Who are they? They are people who don’t have your best interests at heart. They are the bad people, the ones out to get you.
And these are things they will never tell you.
- It’s the chef’s night off. You’ve eaten there before and it was great. That’s because the chef is very good. However, he’s not here on this occasion. The food will be cooked by an ordinary mortal – perhaps the chef’s deputy, maybe the owner, could be the kitchen porter, or possibly a random moron. They’re going to do their best – but that could mean anything.
- Don’t have the steak – it’s garbage. They bought a load of it and it looks good but is like leather. But they would rather see if they can get away with it than waste all that money. So they have battered it with one of those medieval spiky hammers until it’s so thin you can read the wine list through it. And it’s still chewy.
- You’re going to be sacked. You know they don’t like you and things haven’t been going too well. But when they want to see you in their office, they don’t want you to be prepared, with a list of extenuating circumstances, a letter of warning from your lawyer and a baseball bat concealed about your person. They want to be in charge of the surprises department.
- You’re not going to get the job. You could do it standing on your head. You know that and they know that. You’re ideally qualified, the best applicant they could wish for. But there’s just one thing against you and it’s on their secret agenda. Maybe you’re the wrong sex – you’re male and they want to appoint a female brain surgeon, just for a change. You’re straight but they want a gay bus driver – because they want to be seen as open to diversity. You have a nice, plain English accent but they want a regional variation as the voice that answers their phone. You’re white but they want a black manager because they’ve never had one before.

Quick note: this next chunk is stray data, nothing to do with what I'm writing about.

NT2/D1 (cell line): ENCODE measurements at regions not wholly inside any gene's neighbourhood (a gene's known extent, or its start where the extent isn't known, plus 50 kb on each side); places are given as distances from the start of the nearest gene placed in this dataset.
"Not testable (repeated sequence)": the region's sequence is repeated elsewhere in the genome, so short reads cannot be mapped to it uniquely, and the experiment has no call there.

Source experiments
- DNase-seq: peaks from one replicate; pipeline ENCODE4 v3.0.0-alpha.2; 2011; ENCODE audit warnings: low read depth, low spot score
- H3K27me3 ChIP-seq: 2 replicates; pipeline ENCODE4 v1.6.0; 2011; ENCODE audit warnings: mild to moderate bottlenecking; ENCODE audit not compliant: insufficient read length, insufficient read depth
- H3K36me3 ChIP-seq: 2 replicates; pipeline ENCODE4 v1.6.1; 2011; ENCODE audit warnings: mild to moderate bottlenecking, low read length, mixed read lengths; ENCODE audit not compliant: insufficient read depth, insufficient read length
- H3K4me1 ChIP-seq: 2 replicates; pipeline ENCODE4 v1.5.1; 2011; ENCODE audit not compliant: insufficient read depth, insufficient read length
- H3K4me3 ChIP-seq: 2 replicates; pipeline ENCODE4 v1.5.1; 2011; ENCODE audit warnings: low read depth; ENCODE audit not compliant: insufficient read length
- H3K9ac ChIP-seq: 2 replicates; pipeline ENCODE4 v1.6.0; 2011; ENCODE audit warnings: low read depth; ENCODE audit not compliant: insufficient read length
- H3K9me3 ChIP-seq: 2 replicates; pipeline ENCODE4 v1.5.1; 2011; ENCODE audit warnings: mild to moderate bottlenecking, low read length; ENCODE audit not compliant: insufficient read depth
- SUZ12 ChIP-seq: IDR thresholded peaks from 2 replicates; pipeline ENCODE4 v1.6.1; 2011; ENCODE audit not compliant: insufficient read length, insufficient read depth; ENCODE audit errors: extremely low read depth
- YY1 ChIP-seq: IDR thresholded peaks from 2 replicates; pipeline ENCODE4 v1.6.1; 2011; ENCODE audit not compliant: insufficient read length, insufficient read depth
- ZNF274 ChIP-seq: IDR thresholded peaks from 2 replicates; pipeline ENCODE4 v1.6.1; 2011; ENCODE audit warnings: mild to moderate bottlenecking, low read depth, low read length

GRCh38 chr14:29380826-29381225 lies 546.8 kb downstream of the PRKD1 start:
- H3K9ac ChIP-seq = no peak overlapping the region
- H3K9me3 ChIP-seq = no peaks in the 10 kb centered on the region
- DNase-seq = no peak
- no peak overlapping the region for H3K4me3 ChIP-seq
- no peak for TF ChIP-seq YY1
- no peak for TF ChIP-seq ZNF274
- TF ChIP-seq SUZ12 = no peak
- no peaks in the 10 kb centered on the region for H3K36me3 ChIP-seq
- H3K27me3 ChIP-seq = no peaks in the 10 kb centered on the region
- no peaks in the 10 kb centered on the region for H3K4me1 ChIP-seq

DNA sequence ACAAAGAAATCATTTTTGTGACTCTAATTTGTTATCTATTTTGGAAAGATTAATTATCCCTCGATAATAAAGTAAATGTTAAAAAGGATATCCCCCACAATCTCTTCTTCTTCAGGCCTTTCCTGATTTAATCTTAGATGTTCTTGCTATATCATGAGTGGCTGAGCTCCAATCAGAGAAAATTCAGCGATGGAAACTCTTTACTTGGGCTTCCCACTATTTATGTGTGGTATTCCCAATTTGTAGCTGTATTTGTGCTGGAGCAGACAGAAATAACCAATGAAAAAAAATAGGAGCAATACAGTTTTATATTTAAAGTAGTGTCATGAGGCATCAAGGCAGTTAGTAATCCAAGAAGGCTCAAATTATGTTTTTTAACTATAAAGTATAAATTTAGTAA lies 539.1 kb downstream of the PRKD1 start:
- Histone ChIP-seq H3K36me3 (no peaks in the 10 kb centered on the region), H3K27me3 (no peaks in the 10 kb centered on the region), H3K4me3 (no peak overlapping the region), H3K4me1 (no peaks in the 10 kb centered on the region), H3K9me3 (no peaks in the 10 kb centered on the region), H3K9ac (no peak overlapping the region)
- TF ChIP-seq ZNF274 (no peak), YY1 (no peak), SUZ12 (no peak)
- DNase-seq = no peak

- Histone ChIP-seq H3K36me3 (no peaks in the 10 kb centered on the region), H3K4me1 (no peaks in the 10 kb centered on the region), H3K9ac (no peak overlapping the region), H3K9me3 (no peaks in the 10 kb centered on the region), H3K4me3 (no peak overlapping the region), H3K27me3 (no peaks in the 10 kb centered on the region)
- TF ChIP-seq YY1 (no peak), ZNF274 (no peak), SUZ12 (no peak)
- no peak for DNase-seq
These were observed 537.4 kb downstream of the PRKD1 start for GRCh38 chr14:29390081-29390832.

- It’s going to rain. You’re about to part with an inflated sum of money to watch a cricket match in England, but the forecast says monsoon. What are they going to do? Come clean, turn everybody away and lose money? No. And the match is not going to be replayed, so you can’t get what Americans call a “rain check”. That’s all very well for a piffling little game of baseball, but this is serious international sport.
- The sausages fell on the ground while they were bringing them over from the barbecue. It’s a clean garden – they’re a hygienic family – and it rained yesterday so the ground is fine to eat – maybe even nutritious.
- They don’t know. They, in this case, are doctors. General practitioners in the UK spend on average 8-10 minutes on each appointment. Therefore they don’t want to hear your life story because they don’t have time. You need to be very specific, very relevant and very accurate. Because you want them to fix you and they want that too, so you both want them to come up with an answer and a treatment in a split second. Hence the tendency to hand out pills, which may or may not help but will at least make the patient feel something is being done. You don’t want them to say they don’t know. At worst you want them to refer you to a specialist – at no cost to yourself.
- They don’t know where that is. Taxi drivers. They will get on the squawk box to the office, they’ll ask their mates, they may even probe you gently for clues. “That’s opposite the bus station, isn’t it?” The correct, if unhelpful, response on your part, is “I don’t know. You’re the taxi driver.”
- They have had every STI known to man, but they’re all right now. Sexual partners. Even if they have a perfectly clean bill of health right now, they’re not going to spoil that beautiful moment by confessing to previously having been a walking petrie dish of embarrassing infections.
- They didn’t read your email. Well, they read the first point but you made the mistake of going on to other subjects which also need to be dealt with. So they ignored everything but the first and it’s your fault for complicating matters.